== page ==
Consumer law 2.0
Digitalisation is changing every area of our lives and every consumer sector, including our behaviour. Given that, by trading on internet platforms, private individuals can now become suppliers as well, the boundaries between suppliers and consumers are becoming blurred. The “sharing economy” is giving rise to a whole new set of legal issues.
At the same time, consumers increasingly tend to be mindful of the need to purchase goods responsibly. Many are interested in the origin and manufacturing conditions of products and use this information to make informed consumer choices. Consumers are therefore becoming consumer citizens, who are willing to take on social responsibility.
Digitalisation is leading to new forms of trade. Digital content raises a number of questions in traditional sales law, such as: What are my rights of withdrawal? Can I exchange goods? Can I pass goods on to third parties? The approaching interconnectivity of almost all material goods – the “Internet of Things” – highlights gaps in the legal system. The current legal concepts of “ownership” and “possession” reveal weaknesses with regard to digitally interconnected products that are no longer usable without software components: Are today’s consumers “dissappropriated” because they don’t own the software needed to run their car, and have no more than a usage right? Is the current system of enforcement sufficient to be able to effectively tackle the problems posed by the digital world? Here, too, we need to look at whether it might be necessary to extend the existing law – particularly the law on collective redress.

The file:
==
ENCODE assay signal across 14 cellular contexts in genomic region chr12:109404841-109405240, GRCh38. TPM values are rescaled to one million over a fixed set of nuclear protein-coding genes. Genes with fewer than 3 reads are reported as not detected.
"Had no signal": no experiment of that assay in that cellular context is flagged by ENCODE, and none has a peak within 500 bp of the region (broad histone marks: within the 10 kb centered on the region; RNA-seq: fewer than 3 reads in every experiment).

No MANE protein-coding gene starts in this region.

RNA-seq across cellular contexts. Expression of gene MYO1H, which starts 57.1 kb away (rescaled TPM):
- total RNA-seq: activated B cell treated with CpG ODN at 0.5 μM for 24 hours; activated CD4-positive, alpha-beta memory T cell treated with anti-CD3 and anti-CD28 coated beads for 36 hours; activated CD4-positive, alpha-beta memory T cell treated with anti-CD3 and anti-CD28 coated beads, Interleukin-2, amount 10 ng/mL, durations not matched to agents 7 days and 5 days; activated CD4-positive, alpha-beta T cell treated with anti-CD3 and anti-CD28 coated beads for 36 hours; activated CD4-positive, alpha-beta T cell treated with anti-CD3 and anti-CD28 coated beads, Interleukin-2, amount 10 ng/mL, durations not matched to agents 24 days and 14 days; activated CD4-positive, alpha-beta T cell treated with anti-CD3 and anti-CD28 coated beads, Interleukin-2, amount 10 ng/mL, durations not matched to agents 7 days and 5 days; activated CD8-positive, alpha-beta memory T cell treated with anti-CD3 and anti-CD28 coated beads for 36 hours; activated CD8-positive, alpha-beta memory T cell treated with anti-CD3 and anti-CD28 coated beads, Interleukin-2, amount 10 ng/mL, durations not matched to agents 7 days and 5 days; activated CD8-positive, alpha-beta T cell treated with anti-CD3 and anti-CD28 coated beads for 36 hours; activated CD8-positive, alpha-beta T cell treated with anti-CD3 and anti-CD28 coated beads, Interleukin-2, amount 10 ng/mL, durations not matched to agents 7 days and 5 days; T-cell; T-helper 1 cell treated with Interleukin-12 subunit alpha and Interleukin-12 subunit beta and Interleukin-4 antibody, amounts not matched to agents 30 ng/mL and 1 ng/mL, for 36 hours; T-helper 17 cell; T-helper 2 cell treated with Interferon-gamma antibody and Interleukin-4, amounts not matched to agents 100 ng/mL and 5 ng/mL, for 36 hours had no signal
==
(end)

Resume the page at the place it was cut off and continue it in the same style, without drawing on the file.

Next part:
Evidence-based consumer rights policy can be drawn up only on the basis of solid data. In Germany, we have started to systematically record consumer problems and consumer complaints so that we can identify the areas where more action is needed. Since many consumer problems are no longer of a purely national nature, we will increasingly need to coordinate measures at the European level – especially with regard to consumer problems in the digital world.
In view of this number of questions the SVRV has focused on the subject “consumer law” and presented its report “Consumer Law 2.0 – Consumers in the Digital World” on 1 December 2016. Therein the SVRV requires transparency and security in the use of digital services and proposes 11 specific consumer protection measures.